FSLR, however is all alone on its own path. FSLR has not only chosen a niche in direct competition with the entire Chinese Solar Behemoth for marketshare*, but its product has some distinct disadvantages over silicon-based panels. Right now they do have one distinct advantage, and that is price per Watt. The question is, how long will they keep that price advantage, and given that price comparisons with other technologies equalize, will FSLR's products succeed on their own merits? In addition, FSLR is not just in competition with Chinese Solar, but it's in competition with other thin film. Does FSLR have a natural marketshare advantage over these companies (like Nanosolar)? I don't know, but FSLR's valuation should be based on the answer. Will FSLR beat Nanosolar in the thin film market? Do they have particular advantages? They won't have a cost advantage. They'll have the advantage of having been out first, but Nanosolar will likely have the advantage of a larger IPO.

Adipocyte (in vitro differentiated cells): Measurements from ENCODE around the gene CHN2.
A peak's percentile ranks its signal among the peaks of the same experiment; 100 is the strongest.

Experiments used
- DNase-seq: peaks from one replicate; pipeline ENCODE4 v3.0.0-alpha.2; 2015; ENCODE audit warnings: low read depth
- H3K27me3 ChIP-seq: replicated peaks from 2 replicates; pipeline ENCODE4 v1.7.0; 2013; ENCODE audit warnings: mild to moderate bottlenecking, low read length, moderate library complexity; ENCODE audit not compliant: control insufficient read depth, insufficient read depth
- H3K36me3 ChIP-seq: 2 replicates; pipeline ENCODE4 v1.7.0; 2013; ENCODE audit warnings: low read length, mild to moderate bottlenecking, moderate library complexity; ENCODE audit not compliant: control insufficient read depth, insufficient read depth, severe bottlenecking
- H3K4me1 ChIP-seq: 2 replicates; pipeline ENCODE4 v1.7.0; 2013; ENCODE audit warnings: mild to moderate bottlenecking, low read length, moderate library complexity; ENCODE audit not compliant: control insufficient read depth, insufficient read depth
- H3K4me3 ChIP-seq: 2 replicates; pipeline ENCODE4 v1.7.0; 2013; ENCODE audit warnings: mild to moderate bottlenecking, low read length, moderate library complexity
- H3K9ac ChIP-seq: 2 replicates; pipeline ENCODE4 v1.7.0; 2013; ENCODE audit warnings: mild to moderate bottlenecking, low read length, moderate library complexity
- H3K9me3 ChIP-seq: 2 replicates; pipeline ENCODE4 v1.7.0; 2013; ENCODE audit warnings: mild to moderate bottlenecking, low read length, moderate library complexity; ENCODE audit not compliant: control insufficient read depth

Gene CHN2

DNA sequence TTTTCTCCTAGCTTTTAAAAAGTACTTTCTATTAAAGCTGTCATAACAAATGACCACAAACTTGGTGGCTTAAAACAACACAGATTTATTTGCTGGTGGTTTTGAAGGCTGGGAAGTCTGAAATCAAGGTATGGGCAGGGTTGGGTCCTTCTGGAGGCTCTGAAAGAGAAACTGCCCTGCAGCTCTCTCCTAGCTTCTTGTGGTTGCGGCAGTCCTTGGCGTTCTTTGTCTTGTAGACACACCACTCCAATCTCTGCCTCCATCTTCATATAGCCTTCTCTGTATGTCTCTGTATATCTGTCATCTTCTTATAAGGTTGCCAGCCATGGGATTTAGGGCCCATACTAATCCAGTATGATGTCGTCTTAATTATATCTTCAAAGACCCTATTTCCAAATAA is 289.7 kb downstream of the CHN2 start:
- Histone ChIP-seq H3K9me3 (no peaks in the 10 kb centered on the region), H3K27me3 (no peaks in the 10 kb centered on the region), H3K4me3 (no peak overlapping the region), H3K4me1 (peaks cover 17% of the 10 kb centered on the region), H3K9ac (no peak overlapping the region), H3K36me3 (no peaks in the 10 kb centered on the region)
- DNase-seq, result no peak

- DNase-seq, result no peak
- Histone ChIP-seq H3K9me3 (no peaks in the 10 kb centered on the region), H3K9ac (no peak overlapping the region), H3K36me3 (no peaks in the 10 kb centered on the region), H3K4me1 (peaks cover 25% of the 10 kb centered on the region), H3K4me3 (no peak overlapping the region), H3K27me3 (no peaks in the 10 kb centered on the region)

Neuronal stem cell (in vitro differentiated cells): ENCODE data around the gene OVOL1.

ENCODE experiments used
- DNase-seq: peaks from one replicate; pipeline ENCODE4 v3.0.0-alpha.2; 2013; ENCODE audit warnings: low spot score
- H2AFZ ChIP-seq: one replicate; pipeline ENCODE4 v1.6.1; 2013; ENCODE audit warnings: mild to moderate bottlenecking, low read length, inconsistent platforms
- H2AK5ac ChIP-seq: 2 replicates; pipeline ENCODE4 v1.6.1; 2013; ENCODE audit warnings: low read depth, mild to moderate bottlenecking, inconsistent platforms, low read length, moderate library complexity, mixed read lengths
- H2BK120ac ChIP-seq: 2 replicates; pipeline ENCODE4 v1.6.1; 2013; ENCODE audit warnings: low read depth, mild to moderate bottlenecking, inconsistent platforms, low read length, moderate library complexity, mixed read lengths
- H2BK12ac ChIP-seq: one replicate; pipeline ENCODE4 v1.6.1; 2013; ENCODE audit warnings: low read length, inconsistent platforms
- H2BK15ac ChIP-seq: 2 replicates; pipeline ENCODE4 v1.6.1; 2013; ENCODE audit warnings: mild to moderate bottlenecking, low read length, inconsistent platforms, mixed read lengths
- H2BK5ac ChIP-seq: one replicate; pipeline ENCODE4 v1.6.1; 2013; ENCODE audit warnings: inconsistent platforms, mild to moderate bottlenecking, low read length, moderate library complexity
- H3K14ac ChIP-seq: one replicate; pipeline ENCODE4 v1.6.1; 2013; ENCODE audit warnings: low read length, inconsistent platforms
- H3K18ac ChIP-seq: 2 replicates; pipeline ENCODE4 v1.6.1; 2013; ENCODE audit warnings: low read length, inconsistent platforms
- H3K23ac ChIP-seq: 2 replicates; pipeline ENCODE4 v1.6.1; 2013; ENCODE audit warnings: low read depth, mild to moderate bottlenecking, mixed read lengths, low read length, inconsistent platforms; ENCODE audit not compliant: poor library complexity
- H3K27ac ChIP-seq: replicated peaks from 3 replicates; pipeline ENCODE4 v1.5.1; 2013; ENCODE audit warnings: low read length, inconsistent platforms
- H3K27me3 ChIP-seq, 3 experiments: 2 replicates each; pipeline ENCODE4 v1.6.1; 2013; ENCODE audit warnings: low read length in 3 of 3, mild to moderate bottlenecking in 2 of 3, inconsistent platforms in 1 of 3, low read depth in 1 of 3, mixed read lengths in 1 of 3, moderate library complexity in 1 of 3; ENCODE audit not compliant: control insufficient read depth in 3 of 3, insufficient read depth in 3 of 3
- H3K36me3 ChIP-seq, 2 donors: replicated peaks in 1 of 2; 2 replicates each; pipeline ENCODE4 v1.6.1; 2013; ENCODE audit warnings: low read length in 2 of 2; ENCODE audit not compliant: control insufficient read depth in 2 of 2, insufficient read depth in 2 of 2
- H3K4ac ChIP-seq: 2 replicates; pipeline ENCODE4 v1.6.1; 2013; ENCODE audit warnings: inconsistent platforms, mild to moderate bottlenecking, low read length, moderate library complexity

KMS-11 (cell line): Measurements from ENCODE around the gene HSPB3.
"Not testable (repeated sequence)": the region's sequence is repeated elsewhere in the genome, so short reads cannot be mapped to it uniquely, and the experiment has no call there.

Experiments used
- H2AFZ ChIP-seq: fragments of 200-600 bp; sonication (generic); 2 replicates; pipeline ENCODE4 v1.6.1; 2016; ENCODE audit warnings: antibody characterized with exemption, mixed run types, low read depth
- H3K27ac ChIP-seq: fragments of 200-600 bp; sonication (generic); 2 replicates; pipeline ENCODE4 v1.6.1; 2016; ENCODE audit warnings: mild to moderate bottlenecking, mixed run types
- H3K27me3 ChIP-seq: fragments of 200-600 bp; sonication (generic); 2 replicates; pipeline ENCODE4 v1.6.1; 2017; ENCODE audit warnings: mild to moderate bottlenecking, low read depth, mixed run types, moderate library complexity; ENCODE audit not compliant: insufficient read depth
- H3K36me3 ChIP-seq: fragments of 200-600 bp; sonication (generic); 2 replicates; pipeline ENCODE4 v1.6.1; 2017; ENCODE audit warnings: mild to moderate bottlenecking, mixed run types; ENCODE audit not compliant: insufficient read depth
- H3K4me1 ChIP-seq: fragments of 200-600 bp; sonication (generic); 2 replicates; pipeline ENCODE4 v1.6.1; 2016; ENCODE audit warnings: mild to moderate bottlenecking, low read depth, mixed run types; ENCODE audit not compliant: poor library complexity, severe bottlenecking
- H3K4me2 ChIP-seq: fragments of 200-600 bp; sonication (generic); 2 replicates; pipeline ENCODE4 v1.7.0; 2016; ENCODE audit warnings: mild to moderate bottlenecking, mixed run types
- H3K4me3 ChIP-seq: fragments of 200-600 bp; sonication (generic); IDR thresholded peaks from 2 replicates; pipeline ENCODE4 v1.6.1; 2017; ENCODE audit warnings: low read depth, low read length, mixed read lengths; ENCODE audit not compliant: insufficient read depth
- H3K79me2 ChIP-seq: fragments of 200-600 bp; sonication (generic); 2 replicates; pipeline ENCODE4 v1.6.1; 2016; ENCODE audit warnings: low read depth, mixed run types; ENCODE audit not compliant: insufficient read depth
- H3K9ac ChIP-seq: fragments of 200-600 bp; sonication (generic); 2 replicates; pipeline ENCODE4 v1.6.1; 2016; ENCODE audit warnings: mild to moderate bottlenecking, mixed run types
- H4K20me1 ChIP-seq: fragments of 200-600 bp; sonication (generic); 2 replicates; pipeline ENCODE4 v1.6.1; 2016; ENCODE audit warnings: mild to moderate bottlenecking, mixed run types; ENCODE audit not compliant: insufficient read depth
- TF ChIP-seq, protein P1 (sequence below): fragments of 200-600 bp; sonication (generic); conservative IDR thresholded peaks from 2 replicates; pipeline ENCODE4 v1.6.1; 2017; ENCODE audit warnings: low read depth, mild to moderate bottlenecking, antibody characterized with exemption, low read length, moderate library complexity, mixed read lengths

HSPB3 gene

The fact that FSLR performs all parts of the manufacturing process, as compared to LDK, is mostly irrelevant. The industry is Solar, and there are many combinations of roles that make up the various niches. The Business Plan is important. The leadership is important. The long term demand for the product is important. The margin is important. What's relevant is "whose products will be on the market in 15 years," because that is the company that you would pay a couple extra bucks for. All the players should be compared in terms of their unique characteristics, and the strength of those characteristics going into the future. Of course, your investing timeline would make a difference in how you would do these comparisons, I'm thinking long.
Anywhoo... just a thought.
Feel free to tear it apart.
* Large scale farm-style installations. FSLR's panels are unsuitable for residential installations.
Monday, December 17, 2007
LDK Solar Announces Conclusion of Independent Audit Committee Investigation Into Alleged Inventory Discrepancies and Date for Reporting Third Quarter 2007 Financial Results